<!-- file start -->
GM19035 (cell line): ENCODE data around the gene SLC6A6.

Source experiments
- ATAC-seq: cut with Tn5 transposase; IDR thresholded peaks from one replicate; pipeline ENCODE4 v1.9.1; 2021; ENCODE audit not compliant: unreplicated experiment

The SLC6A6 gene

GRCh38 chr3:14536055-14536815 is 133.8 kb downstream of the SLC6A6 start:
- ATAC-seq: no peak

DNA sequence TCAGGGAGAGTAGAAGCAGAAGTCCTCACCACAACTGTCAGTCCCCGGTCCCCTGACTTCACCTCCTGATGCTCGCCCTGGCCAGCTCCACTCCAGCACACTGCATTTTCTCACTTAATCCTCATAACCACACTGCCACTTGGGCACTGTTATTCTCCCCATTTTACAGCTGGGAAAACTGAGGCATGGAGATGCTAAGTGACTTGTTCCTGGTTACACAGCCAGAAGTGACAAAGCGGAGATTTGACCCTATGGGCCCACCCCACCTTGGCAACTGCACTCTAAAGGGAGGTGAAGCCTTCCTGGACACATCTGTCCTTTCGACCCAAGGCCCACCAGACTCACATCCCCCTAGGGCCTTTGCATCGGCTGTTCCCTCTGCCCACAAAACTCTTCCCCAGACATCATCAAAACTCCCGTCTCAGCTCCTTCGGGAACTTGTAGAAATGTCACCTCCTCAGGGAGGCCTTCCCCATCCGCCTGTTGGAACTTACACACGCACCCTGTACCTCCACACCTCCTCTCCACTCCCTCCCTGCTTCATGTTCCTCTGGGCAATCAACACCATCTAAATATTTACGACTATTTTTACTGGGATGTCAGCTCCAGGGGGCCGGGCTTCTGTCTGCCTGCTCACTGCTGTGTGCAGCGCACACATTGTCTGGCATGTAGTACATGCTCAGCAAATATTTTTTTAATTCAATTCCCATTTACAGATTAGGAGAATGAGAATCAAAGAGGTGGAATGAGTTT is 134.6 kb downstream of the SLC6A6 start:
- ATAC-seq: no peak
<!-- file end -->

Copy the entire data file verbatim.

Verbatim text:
GM19035 (cell line): ENCODE data around the gene SLC6A6.

Source experiments
- ATAC-seq: cut with Tn5 transposase; IDR thresholded peaks from one replicate; pipeline ENCODE4 v1.9.1; 2021; ENCODE audit not compliant: unreplicated experiment

The SLC6A6 gene

GRCh38 chr3:14536055-14536815 is 133.8 kb downstream of the SLC6A6 start:
- ATAC-seq: no peak

DNA sequence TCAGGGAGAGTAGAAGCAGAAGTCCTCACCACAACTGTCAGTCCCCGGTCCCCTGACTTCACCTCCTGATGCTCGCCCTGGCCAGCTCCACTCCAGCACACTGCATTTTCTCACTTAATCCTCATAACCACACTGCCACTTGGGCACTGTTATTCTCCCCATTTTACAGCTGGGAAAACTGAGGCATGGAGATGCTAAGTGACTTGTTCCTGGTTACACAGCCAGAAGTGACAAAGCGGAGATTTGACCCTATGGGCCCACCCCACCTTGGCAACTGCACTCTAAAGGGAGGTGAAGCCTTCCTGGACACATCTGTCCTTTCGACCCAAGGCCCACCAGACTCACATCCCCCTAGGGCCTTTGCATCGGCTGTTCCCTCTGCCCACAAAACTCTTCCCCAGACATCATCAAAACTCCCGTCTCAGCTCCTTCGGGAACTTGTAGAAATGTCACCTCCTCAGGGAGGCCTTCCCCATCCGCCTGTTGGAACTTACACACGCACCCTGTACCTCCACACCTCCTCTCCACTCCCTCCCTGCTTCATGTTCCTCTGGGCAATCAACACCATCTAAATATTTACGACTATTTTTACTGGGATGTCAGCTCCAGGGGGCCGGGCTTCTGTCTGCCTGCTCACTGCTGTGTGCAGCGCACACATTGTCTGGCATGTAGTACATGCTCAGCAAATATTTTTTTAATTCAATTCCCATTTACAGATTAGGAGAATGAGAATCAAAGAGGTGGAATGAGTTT is 134.6 kb downstream of the SLC6A6 start:
- ATAC-seq: no peak